Keiko Hiromi/Polaris/Newscom

Keiko Hiromi/Polaris/Newscom

The horrific terrorist attack in Boston this week, and the ensuing investigation to find the person or persons responsible, once again highlight the age-old question: How must America balance security and liberty?

We at The Heritage Foundation cherish both individual liberty and security and have written about both before and after the attacks of September 11, 2001.

Recently, we tried to answer the question head-on by publishing a monograph entitled “How Must America Balance Security and Liberty,” part of Heritage’s Understanding America series.

“Among the many objects to which a wise and free people find it necessary to direct their attention,” wrote John Jay in Federalist No. 3, “that of providing for their safety seems to be the first.”

The founding generation knew firsthand the oppression of tyranny. The litany of British abuses and usurpations is cited in the Declaration of Independence. To the Founders, these were violations of both man’s natural rights and of the security that a sovereign is obliged to provide the people. In such circumstances, “it is their right, it is their duty, to throw off such Government, and to provide new Guards for their future security.”

And so they did, and the nation was thrust into war. From the first, Americans saw liberty and security as one and the same, not in opposition.

Although we often speak of the proper “balance” between security and liberty, the two need not be in tension. Policies that make the nation more secure, particularly against foreign threats, do not necessarily undermine its people’s liberty. Nor does protecting individual liberty invariably hobble the nation’s defense. Rather, as the Constitution recognizes, the two are reinforcing: We “secure the Blessings of Liberty to ourselves and our Posterity.” A threat to America’s security is also a threat to Americans’ liberties.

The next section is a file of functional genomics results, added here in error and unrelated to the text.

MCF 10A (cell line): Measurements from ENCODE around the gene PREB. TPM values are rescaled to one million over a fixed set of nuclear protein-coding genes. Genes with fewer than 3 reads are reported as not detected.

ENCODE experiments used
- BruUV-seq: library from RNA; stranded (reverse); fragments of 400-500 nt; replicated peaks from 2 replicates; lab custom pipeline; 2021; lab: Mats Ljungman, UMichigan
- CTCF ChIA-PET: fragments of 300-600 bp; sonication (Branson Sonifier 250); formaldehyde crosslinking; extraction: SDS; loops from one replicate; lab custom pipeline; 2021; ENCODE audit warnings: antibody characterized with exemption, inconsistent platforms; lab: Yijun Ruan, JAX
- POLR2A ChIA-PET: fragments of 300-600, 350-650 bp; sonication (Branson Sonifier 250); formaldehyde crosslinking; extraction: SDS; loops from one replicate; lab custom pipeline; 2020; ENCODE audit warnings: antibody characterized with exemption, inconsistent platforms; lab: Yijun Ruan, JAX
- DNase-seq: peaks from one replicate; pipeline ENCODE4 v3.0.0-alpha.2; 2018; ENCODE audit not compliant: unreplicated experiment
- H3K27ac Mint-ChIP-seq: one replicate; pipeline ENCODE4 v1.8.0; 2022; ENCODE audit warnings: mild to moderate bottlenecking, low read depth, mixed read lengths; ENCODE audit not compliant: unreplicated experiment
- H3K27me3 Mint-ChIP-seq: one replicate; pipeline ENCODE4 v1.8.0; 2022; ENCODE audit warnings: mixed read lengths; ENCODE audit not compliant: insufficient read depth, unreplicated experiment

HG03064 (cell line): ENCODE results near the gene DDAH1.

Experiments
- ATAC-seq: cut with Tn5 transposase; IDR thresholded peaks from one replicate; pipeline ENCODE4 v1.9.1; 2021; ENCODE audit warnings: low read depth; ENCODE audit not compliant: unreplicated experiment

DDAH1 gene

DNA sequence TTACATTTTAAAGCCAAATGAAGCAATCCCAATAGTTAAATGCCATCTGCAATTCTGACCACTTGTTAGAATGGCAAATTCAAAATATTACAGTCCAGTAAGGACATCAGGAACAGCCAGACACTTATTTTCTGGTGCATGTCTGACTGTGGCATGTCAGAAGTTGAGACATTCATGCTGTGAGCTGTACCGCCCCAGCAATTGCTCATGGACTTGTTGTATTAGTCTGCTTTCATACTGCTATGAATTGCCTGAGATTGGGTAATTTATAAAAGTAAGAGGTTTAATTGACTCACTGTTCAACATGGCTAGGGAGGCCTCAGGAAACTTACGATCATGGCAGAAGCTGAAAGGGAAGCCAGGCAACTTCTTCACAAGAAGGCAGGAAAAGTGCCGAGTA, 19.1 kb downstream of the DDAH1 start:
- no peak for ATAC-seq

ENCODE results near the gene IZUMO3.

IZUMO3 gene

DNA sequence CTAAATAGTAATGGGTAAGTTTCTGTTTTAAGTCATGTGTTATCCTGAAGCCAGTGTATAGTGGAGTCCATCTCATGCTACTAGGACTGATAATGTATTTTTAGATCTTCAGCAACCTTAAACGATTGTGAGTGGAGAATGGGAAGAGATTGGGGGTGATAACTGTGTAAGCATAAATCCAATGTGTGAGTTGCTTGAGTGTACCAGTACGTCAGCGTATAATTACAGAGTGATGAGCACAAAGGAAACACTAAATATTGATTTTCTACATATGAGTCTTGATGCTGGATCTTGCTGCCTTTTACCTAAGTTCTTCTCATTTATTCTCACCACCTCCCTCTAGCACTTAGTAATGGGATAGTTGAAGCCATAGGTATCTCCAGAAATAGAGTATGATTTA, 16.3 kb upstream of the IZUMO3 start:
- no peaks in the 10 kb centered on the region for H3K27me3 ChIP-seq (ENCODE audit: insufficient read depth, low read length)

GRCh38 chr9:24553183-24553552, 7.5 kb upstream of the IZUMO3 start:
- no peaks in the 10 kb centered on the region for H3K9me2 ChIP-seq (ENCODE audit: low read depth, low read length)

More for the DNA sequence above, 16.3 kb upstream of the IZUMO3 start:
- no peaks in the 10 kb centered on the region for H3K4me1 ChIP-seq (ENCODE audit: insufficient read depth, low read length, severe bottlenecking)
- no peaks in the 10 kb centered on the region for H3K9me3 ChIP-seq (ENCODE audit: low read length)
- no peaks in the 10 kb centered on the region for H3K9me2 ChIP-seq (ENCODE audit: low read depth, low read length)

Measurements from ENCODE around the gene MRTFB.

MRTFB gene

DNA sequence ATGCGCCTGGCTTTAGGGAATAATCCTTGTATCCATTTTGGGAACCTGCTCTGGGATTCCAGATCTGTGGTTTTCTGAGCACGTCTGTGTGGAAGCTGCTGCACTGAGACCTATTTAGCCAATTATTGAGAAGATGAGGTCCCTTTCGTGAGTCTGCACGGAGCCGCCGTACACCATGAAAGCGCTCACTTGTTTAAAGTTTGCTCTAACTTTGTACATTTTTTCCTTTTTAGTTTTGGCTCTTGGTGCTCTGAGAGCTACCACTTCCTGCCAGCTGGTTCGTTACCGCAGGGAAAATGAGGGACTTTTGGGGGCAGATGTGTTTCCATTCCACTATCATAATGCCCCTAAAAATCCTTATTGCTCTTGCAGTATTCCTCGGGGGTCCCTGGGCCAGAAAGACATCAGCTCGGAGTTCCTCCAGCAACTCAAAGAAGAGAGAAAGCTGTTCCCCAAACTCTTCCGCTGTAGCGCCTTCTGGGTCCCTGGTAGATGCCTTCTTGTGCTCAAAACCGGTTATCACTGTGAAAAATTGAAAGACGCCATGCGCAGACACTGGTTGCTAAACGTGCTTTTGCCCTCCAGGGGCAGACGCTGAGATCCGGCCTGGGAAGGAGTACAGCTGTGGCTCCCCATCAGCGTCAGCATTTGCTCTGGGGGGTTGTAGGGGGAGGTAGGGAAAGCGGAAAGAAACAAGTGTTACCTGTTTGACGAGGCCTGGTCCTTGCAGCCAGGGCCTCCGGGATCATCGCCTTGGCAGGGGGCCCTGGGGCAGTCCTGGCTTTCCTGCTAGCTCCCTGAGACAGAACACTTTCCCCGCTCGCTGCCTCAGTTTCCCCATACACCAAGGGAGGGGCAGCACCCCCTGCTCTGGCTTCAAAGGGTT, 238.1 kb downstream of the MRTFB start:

“In framing a government which is to be administered by men over men,” observed James Madison in Federalist No. 51, “the great difficulty lies in this: you must first enable the government to control the governed; and in the next place oblige it to control itself.” Almost all nations achieve control of the governed, though more often by force than by consent. Limits on the power of governments are rarer and more complex. Yet they are essential to preserving both security and liberty. This problem was the Framers’ chief concern in drafting the Constitution, and their solution was radical and brilliant.

The problem they faced was the one identified deftly by Ronald Reagan: “The kind of government that is strong enough to give you everything you need is also strong enough to take away everything that you have.” Any power delegated by the people to their government may be abused and used against them. History is replete with examples of such oppression, and it remains common today.

But it has not happened in America. The Constitution’s Framers placed their faith not in specific guarantees of rights—those came later—but in an elegant system of checks on government. Foremost is the separation of power between the three branches of the federal government as well as between the federal government and the states. These arrangements provide the flexibility necessary to ensure security and the restraint essential to safeguard liberties.

To read the entire monograph, click here.